The average cost of a 30 second ad during last week’s Superbowl was about $4 million. So when a power outage delays the game for 34 minutes, it’s kind of a big deal. It looks bad for the Superdome, the local utility company (Entergy), the perhaps-not-yet-fully recovered city of New Orleans, the NFL, and for the US at large. CBS was caught off guard and some awkward pauses and transitions accompanied the bizarre turn of events. We can’t keep the lights on at an event averaging over 100 million viewers?
Discounting the effect the partial power outage may have had on the ebb and flow of what turned out to be a closely contested game (should we be thanking the power outage for this?), the ramifications of this Superdome black eye loom large. While the blame-game continues to play out, my hope is that this event will be a very public boon for some emerging clean technology areas. Namely, grid storage and solid state lighting.
Imbalances between the instantaneous supply and demand of electricity can lead to significant voltage fluctuations and under certain circumstances cause a power outage. There are a variety of ancillary services operating on various timescales. The quickest (and most costly) service is frequency regulation. It is still somewhat unclear whether or not improved frequency regulation and ancillary services could have prevented the power outage in the Big Easy. Regardless, the partial power outage should thrust these grid reliability services to the forefront.
Accurately, rapidly, and cheaply correcting grid-level power imbalances is a priority for both utility companies and the Federal Regulatory Energy Commission. Many technological approaches have been proposed to accomplish this. The dominant technology today is gas-fed turbines but these can be slow to respond and costly opening up opportunities for other approaches which include but are not limited to various high-power battery chemistries, supercapacitors, superconducting magnetic energy storage (SMES) systems, and high-power flywheels.
Preventing future electrical “abnormalities” and improving overall grid reliability are great goals that are being attacked from a variety of angles. Improved utility data management software, smart metering, increased capacity, microgrids, and the aforementioned reactive power quality grid storage technologies being developed are just some of the avenues being explored for improving our energy infrastructure. However, the overlooked portion of the outage from the Blackout Bowl can be attributed to the Superdome’s sluggish lighting systems.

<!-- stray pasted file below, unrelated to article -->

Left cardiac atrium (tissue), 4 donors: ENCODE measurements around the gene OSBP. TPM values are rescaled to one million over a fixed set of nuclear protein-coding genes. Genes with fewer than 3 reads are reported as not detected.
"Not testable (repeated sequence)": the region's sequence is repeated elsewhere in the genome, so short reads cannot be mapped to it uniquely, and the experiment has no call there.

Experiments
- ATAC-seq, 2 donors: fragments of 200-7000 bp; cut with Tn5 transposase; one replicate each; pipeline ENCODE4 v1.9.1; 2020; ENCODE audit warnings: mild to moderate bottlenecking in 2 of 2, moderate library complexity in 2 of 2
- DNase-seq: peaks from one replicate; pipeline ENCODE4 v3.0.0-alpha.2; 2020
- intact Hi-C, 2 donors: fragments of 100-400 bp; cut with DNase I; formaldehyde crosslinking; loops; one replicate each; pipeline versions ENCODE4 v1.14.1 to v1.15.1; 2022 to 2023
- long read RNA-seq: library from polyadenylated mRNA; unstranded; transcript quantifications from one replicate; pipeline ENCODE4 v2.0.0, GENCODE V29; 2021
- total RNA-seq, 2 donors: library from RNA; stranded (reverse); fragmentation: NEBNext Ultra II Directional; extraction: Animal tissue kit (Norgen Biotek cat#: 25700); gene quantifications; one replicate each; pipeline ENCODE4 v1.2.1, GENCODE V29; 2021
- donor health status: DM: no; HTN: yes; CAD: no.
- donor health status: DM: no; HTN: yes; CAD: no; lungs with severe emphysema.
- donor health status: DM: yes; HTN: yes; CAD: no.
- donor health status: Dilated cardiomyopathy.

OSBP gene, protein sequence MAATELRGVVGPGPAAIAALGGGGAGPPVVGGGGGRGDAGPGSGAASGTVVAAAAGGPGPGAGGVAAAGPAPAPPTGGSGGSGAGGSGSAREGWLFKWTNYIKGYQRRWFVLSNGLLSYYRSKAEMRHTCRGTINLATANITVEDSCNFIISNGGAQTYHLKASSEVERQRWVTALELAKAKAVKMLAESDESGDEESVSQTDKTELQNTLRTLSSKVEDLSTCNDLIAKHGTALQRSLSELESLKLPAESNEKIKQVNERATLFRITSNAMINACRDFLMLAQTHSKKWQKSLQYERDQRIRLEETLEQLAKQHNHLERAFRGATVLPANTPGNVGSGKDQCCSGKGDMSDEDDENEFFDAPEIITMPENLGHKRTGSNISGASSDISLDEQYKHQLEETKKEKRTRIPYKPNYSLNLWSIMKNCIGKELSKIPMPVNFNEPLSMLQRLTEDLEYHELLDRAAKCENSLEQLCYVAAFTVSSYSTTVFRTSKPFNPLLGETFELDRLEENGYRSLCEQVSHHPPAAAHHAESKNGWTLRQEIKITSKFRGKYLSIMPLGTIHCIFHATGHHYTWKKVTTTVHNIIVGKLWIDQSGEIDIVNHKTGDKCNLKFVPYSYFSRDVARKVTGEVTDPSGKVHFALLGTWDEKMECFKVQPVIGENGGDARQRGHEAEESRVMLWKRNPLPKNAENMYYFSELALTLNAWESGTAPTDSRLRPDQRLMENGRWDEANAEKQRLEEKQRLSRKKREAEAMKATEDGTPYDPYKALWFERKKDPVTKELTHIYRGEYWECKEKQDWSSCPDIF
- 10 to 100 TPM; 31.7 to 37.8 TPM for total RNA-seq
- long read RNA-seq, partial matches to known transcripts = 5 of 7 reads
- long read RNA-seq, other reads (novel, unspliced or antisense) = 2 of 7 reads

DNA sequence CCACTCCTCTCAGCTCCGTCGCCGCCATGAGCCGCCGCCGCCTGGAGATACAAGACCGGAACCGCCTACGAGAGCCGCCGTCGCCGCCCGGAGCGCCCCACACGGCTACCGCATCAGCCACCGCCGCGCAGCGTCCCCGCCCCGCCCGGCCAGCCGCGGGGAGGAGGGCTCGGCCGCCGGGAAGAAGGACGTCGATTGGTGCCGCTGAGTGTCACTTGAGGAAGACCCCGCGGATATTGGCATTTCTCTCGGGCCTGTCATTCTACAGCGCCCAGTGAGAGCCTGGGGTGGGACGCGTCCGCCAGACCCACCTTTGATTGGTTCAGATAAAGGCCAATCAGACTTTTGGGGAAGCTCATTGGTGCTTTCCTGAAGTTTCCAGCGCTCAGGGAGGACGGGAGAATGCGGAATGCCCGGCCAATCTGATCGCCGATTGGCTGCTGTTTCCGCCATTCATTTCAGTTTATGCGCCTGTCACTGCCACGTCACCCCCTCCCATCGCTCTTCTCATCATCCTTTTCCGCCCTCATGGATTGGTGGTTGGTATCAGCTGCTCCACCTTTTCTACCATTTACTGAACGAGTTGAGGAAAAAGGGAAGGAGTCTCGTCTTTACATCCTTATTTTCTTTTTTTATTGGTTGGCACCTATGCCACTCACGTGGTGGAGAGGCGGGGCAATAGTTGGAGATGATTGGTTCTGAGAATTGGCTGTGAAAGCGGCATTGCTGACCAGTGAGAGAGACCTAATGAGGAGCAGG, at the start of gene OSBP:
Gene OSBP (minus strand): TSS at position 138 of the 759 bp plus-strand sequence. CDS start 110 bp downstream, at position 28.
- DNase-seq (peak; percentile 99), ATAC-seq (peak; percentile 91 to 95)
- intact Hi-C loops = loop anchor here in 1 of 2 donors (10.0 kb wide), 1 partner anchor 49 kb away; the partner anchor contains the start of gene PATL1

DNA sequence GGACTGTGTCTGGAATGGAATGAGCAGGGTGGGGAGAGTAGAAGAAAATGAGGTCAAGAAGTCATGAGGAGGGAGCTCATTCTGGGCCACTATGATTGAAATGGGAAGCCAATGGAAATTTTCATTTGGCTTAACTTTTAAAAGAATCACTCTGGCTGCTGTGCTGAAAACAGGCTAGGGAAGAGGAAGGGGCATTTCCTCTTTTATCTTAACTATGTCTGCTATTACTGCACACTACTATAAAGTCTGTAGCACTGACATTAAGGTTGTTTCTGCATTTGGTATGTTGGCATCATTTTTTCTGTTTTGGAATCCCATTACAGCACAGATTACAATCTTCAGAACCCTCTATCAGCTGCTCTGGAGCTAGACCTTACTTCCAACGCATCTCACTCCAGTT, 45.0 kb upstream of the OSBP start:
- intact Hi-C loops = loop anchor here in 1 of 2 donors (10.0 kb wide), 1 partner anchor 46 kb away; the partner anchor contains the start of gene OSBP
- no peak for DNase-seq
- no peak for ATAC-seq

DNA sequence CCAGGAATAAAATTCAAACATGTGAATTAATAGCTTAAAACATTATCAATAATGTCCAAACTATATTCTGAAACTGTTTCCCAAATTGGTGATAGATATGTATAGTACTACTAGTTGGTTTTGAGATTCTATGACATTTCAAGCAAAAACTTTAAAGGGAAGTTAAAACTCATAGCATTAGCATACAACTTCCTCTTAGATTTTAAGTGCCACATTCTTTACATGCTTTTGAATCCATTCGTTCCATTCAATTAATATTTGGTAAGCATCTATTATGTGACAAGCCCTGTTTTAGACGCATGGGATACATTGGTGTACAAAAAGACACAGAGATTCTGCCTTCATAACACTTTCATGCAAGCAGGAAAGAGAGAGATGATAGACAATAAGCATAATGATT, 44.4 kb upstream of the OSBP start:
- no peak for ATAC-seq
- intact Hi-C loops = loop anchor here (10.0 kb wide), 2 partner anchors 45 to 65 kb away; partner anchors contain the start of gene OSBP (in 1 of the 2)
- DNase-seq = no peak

High Intensity Discharge (HID) lighting is a legacy technology that is power hungry, annoying (remember that buzzing sound as lights warmed up at the local baseball field or basketball court?), and perhaps most important, slow to reach full light output. Even after power was restored fully to the stadium, play was halted another 10 to 15 minutes as the light bays churned slowly along to full output. Improved demand response and energy efficiency at the utility level has less of an impact when the demand response of the lights themselves can’t keep up.
High intensity fluorescent lighting technology has been successfully implemented in some commercial-scale facilities, and now solid-state LED-based lighting has been quickly gaining acceptance. Both fluorescent and LED-based technologies boast superior efficiencies compared to HID. As we saw all too clearly in the dimly lit delay on February 3rd, perhaps their biggest advantage is the ability to turn completely on and off on the second, instead of minute, timescale. With continued improvements in LED and OLED lighting technologies, the future is indeed bright.
So will this Super Bowl’s legacy ascend beyond the football field and influence the course of exciting cleantech research, development, and adoption? Unlike the game, we hopefully won’t be left in the dark here for an excruciatingly long time.